What happens when human resources is no longer run by humans? We may soon find out. Artificial intelligence (AI) tools have been creeping into our working lives for the past few decades via process automation, data analysis and virtual chatbots. But it wasn’t until ChatGPT entered the market in 2022 that questions really started being asked about the future of mankind’s involvement in long-standing business activities — recruitment included.
AI models are now widely leveraged to carry out duties like copywriting and coding. But could they really find their way into hiring practices? AI has been touted to streamline sifting and increase interviewing efficiency — but the jury’s out on whether these intelligent tools could eliminate bias in recruiting or exacerbate it further.
Here, we’ll explore some of the challenges surrounding AI and its implications for recruitment.
What is bias in recruitment?
Bias in recruitment refers to unfair and prejudiced attitudes or preferences that influence hiring decisions. These biases can be conscious or unconscious — they are generally based on a candidate’s individual characteristics, such as race, gender, age, ethnicity, disability, or sexuality.
They can also manifest as ‘affinity bias’, the tendency to favour people with similar interests, backgrounds and experiences as us.
It’s widely understood that all people are affected by some form of unconscious bias. For example, we might refer to associations and stereotypes to ‘fill in the gaps’ when trying to get to know somebody new, or treat them more kindly if we see similarities to ourselves in them.
However, this can have detrimental effects for hiring practices.
Why is bias in recruitment an issue?
Bias in recruitment has a number of consequences. It can lead to the unfair exclusion of qualified candidates, reinforcement of harmful stereotypes, and limitations on workplace diversity.
And this is a problem. Diversity consultants EW Group explain that “workforce diversity has a measurable effect on business performance”, on account that “diverse teams are more innovative, more productive and perform better in problem-solving”. As a result, many organisations are striving to promote fair and inclusive hiring practices for better business as well as ethics.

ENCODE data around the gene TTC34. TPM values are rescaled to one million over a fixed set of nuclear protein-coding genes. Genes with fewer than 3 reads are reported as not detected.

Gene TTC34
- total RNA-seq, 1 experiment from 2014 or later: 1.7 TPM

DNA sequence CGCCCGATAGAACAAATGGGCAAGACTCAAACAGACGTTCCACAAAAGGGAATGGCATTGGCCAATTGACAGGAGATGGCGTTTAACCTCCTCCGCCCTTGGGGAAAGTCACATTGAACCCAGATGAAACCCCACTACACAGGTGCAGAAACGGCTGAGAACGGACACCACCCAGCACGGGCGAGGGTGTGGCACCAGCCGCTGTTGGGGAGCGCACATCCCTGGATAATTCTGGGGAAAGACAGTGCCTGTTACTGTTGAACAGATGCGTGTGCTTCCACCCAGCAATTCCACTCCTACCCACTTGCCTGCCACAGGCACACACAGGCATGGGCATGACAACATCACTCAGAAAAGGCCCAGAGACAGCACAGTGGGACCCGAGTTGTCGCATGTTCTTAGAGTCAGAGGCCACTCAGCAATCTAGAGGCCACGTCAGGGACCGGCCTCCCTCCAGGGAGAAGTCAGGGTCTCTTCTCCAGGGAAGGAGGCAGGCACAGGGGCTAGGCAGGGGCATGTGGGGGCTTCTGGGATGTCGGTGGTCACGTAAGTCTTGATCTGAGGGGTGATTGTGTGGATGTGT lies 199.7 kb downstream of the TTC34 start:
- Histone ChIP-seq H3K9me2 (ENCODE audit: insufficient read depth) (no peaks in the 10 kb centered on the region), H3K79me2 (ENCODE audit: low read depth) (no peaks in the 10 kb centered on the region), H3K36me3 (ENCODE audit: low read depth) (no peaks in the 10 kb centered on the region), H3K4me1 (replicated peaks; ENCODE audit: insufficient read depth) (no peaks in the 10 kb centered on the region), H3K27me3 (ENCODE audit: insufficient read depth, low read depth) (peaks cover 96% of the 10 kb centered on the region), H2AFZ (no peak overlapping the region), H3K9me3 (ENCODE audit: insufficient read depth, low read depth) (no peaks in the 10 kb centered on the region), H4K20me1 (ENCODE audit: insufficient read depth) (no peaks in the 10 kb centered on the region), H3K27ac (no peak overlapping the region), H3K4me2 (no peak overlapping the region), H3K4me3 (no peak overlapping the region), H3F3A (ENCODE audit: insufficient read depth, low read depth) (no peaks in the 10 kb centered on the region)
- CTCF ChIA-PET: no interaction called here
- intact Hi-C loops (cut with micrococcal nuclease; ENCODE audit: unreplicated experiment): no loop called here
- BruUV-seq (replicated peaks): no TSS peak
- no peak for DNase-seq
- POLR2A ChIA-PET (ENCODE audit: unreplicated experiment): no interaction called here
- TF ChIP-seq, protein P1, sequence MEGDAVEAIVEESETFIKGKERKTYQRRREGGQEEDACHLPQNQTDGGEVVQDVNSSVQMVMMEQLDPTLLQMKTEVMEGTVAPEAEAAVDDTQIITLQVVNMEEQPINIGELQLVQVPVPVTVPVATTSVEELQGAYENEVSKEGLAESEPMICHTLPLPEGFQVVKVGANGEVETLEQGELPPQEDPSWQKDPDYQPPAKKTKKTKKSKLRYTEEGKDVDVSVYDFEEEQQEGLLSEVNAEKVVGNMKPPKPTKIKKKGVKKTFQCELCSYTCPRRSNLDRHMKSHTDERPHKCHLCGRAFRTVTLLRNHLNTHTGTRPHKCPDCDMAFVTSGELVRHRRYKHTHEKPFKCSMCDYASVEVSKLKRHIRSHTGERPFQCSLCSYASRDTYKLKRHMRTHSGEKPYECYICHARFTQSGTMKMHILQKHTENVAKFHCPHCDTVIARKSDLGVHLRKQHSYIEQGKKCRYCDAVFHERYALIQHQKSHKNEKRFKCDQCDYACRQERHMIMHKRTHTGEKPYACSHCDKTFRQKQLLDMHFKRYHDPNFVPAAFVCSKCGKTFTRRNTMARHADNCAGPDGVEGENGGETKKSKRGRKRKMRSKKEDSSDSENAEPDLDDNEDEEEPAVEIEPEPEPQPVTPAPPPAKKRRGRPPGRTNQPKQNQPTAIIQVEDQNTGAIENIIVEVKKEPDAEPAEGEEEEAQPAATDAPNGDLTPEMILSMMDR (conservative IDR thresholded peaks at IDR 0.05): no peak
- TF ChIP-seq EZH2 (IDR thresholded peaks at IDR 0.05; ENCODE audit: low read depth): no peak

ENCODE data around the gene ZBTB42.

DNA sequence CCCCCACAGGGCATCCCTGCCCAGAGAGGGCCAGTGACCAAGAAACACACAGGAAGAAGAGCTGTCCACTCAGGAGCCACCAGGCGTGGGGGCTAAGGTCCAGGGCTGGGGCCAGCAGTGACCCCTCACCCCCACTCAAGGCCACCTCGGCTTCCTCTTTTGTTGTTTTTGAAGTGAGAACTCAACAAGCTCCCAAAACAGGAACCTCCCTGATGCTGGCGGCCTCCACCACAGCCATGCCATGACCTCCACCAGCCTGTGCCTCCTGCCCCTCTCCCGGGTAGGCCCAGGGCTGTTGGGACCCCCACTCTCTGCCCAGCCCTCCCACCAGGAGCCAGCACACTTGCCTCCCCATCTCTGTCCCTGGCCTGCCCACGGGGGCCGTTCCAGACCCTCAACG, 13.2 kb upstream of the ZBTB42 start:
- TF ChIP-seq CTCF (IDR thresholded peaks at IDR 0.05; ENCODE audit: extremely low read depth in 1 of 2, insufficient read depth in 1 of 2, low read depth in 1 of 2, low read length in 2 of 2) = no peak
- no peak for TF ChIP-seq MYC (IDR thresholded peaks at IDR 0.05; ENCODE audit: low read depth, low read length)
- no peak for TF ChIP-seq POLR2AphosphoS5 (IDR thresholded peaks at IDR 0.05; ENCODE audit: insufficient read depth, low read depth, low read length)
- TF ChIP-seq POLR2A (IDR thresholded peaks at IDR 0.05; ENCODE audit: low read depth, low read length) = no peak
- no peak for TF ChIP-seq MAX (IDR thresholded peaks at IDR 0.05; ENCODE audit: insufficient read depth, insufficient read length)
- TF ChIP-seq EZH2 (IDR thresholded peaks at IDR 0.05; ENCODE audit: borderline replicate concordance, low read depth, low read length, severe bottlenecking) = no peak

Some companies aim to identify and mitigate recruitment bias through standardised processes, diverse interview panels, and dedicated recruitment and selection training.
How could AI help reduce bias in recruitment?
According to a 2022 study, 65% of recruiters already use AI in the hiring process. But how is it being implemented?
Advocates claim that AI can reduce bias in recruitment by introducing objectivity and consistency into candidate screening. Talent acquisition platform Jobylon posits that “AI is able to screen candidates objectively based on factors such as qualifications and experience without relying on subjective factors such as age, gender, and race” — while human recruiters are inherently influenced by these.
It’s also suggested that AI could help craft unbiased job descriptions by identifying and suggesting neutral language to use.
By minimising human intervention and relying on data-driven decision-making, AI may have the potential to reduce bias and precipitate more equitable hiring outcomes for organisations.
What are the risks of leveraging AI in recruitment?
But in spite of the prospective benefits, AI also carries inherent risks, including the potential to exacerbate biases.
One concern is that AI algorithms may ‘inherit’ biases when they are trained with historical data. If previous hiring decisions were skewed against specific characteristics, AI systems trained on this data may inadvertently perpetuate those same biases.
For example, if women have been historically underrepresented in a company’s workforce, the AI system trained on previous hiring data may lean in favour of men who resemble the existing workforce, further marginalising women.
In one study, researchers from Cambridge University argued that leveraging AI to reduce recruitment bias is counter-productive. In a statement to the BBC, Dr Kerry Mackereth explained that “tools can’t be trained to only identify job-related characteristics and strip out gender and race from the hiring process, because the kinds of attributes we think are essential for being a good employee are inherently bound up with gender and race”.
Additionally, AI algorithms can inadvertently identify proxy variables correlated with certain characteristics — for example, a postcode or school attended to indicate socioeconomic class. This means they could indirectly introduce biases into decision-making — even in ways that human hiring managers don’t.
There’s no doubt about it, artificial intelligence is here to stay — and it certainly has useful applications in the recruitment process. However, it’s crucial that it doesn’t go unchecked by a human. Ultimately, AI’s effectiveness in eliminating bias depends on the quality and diversity of the data it is trained on, as well as the ongoing monitoring by host organisations to ensure fairness.
When leveraging AI, HR teams should be prepared to regularly update training data and employ techniques to de-bias algorithms. Only then can they ensure that AI truly contributes to fair and inclusive recruitment processes, rather than reinforcing existing biases.
Written by Adam Eaton